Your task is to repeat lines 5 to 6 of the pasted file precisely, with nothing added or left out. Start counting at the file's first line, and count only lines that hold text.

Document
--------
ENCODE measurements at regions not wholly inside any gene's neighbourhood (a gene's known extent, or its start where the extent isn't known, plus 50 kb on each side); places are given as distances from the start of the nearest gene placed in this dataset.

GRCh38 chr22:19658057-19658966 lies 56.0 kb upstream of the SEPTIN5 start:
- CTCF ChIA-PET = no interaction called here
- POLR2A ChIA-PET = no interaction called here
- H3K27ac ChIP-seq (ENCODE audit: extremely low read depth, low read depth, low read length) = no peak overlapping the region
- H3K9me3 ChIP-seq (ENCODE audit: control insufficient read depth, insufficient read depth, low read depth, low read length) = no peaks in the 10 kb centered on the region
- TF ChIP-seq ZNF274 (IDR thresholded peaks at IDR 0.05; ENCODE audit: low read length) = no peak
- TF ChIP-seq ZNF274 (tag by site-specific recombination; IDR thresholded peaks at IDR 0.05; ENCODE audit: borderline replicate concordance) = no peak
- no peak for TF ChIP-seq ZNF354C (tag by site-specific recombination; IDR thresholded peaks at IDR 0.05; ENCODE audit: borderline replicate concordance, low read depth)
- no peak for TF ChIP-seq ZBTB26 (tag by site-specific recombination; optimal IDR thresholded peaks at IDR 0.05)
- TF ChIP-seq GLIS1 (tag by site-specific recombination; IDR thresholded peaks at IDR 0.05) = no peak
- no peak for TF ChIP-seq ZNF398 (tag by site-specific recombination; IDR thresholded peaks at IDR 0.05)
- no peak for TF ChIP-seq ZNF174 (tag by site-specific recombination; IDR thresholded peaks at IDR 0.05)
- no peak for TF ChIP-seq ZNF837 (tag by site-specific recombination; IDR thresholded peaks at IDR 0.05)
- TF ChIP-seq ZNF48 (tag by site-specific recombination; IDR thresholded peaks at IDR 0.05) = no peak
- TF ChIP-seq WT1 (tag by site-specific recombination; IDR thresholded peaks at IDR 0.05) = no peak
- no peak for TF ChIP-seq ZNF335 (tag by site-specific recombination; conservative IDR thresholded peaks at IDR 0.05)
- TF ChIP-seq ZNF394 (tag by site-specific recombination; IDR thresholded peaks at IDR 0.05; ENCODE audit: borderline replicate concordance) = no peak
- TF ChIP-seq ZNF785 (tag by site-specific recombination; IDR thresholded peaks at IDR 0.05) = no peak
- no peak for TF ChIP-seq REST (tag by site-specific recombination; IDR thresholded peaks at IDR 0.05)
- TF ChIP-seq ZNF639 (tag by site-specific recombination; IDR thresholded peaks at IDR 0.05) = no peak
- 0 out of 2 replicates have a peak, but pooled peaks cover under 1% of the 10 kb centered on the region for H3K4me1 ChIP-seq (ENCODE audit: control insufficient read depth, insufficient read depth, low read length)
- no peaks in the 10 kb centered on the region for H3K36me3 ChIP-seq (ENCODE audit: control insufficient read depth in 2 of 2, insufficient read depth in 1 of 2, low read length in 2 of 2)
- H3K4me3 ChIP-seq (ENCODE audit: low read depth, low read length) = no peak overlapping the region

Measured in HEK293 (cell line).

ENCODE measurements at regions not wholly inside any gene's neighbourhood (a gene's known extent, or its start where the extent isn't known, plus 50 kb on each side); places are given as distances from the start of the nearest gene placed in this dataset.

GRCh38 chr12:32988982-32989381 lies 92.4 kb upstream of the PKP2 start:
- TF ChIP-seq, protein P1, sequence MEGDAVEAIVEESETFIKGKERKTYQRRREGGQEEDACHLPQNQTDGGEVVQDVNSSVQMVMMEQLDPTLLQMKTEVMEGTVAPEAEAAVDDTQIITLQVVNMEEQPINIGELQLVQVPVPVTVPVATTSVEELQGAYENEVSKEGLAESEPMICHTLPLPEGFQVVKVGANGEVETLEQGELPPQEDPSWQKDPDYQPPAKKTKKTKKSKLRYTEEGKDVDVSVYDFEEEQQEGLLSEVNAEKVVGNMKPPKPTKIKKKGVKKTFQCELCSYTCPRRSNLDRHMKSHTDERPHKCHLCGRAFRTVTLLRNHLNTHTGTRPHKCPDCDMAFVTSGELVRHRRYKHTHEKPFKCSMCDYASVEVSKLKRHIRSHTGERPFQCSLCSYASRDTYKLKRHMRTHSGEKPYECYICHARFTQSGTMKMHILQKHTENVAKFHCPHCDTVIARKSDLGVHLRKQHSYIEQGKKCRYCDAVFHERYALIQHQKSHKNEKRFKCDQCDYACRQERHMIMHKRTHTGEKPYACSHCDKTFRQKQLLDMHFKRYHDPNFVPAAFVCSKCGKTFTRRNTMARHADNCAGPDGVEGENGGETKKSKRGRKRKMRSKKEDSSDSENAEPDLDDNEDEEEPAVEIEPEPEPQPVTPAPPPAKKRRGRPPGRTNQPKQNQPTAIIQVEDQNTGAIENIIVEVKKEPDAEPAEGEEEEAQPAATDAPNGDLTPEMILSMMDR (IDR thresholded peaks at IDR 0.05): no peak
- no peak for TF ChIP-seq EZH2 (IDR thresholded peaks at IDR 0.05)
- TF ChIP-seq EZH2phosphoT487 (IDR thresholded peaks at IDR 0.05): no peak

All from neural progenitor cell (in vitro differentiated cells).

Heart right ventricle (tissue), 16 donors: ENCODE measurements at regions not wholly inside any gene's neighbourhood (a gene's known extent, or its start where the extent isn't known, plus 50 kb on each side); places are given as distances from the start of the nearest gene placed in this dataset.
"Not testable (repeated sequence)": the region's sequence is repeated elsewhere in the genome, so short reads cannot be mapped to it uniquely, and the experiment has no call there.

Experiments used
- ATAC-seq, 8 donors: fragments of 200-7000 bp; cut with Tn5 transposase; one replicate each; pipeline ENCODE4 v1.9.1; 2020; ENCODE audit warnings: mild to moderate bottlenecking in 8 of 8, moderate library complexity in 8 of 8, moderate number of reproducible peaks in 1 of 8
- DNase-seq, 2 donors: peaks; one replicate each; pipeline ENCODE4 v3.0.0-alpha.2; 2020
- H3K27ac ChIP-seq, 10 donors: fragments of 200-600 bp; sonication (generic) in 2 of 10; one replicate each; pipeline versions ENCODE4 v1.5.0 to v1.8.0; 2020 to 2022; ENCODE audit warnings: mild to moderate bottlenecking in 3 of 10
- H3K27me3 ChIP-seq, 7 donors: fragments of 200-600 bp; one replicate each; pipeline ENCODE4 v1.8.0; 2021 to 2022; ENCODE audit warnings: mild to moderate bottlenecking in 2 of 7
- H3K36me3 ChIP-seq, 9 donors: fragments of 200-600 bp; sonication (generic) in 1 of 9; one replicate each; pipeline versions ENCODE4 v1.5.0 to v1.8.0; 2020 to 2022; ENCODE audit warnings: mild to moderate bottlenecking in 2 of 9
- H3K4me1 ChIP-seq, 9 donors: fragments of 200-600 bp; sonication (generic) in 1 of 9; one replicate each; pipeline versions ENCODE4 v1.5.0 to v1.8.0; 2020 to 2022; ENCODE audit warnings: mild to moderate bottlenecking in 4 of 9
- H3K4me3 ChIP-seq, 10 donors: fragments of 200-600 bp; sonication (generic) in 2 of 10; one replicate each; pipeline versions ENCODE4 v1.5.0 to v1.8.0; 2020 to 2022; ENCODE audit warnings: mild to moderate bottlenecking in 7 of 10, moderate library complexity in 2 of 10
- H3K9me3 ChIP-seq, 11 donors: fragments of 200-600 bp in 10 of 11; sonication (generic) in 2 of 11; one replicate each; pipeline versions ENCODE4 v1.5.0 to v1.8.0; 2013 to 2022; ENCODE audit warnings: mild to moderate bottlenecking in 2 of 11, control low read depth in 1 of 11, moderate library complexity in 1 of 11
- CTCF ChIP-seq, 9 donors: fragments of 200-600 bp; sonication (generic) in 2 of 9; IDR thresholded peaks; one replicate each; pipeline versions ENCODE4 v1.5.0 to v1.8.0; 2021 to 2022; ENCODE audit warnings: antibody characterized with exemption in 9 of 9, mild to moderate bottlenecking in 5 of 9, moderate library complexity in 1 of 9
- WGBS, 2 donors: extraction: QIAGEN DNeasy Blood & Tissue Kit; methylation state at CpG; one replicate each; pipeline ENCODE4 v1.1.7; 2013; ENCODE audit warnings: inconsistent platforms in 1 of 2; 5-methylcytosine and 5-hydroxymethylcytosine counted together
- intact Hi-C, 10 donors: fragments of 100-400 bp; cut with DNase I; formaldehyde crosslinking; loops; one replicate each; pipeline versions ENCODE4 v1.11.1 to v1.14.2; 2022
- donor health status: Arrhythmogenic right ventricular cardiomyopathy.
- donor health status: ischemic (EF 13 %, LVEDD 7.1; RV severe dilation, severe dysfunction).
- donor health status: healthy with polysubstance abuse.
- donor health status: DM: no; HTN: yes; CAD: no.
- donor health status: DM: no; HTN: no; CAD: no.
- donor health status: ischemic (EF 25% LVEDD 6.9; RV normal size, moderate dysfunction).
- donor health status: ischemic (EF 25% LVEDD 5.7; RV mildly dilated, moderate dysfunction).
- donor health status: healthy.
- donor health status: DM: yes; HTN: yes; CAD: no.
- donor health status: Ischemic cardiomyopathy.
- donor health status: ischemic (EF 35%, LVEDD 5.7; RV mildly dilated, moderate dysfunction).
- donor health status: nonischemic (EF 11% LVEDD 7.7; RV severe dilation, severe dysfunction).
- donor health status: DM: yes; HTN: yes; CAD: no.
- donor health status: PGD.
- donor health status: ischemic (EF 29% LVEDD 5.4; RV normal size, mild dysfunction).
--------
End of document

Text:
- H3K27ac ChIP-seq (ENCODE audit: extremely low read depth, low read depth, low read length) = no peak overlapping the region
- H3K9me3 ChIP-seq (ENCODE audit: control insufficient read depth, insufficient read depth, low read depth, low read length) = no peaks in the 10 kb centered on the region